Despite the arrest Friday of the suspected author of the Sasser worm which affected millions of computers worldwide last week, a new variant of the worm appeared Sunday, according to computer security organizations.
This shows that there is an "organized group of delinquents" engaged in creating and distributing these worms, security specialist Panda Software's PandaLabs unit said in a statement.
The Sasser.E worm exploits the same Microsoft Windows LSASS vulnerability targeted by its predecessors and has already infected millions of computers, according to PandaLabs. The situation is likely to get worse when company staff return to work after the weekend, PandaLabs said in its statement.
Sasser.E searches the Internet for vulnerable computers and then copies itself to the Windows directory, leading to a systems error which forces the infected computer to reboot every 60 seconds.
Security company McAfee rated the worm low risk, but noted that it attempts to confuse people trying to remove it by adopting a file named (lsasss.exe) which is very similar to a genuine filename present on most systems.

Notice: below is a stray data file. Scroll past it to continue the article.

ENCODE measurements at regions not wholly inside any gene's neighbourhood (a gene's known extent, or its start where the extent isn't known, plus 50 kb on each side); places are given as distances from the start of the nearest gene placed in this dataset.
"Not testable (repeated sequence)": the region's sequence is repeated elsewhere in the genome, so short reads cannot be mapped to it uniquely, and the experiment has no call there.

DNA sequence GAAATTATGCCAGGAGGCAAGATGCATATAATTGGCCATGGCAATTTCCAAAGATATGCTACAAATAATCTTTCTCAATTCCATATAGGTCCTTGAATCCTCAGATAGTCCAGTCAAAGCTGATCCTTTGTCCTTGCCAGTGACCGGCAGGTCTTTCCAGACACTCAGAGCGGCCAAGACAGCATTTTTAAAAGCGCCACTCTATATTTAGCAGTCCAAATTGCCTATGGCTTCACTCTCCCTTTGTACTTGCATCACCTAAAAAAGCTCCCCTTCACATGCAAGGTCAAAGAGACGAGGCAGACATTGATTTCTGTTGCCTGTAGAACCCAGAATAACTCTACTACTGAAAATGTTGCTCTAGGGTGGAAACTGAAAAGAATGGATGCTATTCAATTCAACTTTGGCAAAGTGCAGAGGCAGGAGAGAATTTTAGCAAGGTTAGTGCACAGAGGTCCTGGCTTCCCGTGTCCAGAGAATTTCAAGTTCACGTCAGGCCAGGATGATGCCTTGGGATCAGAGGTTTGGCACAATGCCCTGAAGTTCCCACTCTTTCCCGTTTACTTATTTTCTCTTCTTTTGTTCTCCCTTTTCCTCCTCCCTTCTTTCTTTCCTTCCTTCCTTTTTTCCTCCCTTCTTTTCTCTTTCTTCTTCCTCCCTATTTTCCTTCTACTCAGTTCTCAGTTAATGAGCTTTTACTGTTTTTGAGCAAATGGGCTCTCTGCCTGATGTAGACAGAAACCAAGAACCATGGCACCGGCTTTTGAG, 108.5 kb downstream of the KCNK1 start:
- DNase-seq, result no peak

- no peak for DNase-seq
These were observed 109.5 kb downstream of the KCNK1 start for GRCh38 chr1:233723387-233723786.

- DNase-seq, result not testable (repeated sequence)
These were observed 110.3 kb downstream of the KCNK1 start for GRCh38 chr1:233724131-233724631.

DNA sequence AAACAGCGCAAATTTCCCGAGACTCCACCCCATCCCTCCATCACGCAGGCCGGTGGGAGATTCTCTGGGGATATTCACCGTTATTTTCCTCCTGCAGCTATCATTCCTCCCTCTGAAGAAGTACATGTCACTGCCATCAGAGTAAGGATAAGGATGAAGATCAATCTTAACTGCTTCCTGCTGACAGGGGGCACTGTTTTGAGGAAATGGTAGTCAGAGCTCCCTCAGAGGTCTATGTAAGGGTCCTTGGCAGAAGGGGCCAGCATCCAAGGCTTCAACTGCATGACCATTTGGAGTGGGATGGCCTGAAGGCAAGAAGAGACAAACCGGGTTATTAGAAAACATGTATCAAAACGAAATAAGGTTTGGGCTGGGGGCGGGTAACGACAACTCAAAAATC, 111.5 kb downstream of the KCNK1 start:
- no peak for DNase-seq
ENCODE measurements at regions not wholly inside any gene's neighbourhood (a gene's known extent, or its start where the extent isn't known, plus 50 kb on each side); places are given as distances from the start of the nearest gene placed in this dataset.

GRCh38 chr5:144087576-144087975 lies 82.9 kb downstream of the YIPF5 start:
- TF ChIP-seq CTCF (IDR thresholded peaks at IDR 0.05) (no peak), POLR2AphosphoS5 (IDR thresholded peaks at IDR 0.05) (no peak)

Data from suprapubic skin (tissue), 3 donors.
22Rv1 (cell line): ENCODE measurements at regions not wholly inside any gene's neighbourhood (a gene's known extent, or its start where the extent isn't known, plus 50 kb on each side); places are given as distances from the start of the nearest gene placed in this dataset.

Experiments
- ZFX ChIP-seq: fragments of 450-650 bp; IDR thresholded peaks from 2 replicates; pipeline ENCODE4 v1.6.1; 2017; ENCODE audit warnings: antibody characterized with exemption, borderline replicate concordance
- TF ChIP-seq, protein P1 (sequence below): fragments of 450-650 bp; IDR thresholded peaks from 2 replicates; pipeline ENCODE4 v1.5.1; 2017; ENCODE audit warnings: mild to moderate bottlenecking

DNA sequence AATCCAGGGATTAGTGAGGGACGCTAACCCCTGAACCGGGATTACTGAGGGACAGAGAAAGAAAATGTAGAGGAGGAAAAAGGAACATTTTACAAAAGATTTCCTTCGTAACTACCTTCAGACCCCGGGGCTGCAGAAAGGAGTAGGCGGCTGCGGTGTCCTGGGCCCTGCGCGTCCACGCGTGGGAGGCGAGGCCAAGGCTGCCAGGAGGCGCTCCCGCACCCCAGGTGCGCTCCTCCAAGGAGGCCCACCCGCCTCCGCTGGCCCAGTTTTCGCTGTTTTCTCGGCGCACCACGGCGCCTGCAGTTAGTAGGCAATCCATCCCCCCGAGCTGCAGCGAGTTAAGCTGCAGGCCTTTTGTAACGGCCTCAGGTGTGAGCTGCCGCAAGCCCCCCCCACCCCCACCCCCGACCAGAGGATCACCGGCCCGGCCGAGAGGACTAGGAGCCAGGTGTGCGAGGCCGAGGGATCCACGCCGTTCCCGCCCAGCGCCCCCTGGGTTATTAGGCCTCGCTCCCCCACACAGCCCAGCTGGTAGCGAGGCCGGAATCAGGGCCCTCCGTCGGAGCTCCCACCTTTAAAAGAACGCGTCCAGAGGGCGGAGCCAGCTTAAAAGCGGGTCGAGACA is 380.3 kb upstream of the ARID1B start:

The same patch which protected against earlier versions of Sasser are also effective against Sasser.E, security experts said.
The Sasser.E worm also tries to remove any instances of the Bagle worm from users' computers, suggesting that there is some rivalry between the virus-writing gangs, according to Panda Labs.
"This seems to indicate that there is a kind of cyber-war being waged among the creators of the Bagle, Mydoom, Netsky and Sasser worms, and it will continue to cause many more variants of the virus," Panda Labs said in its statement.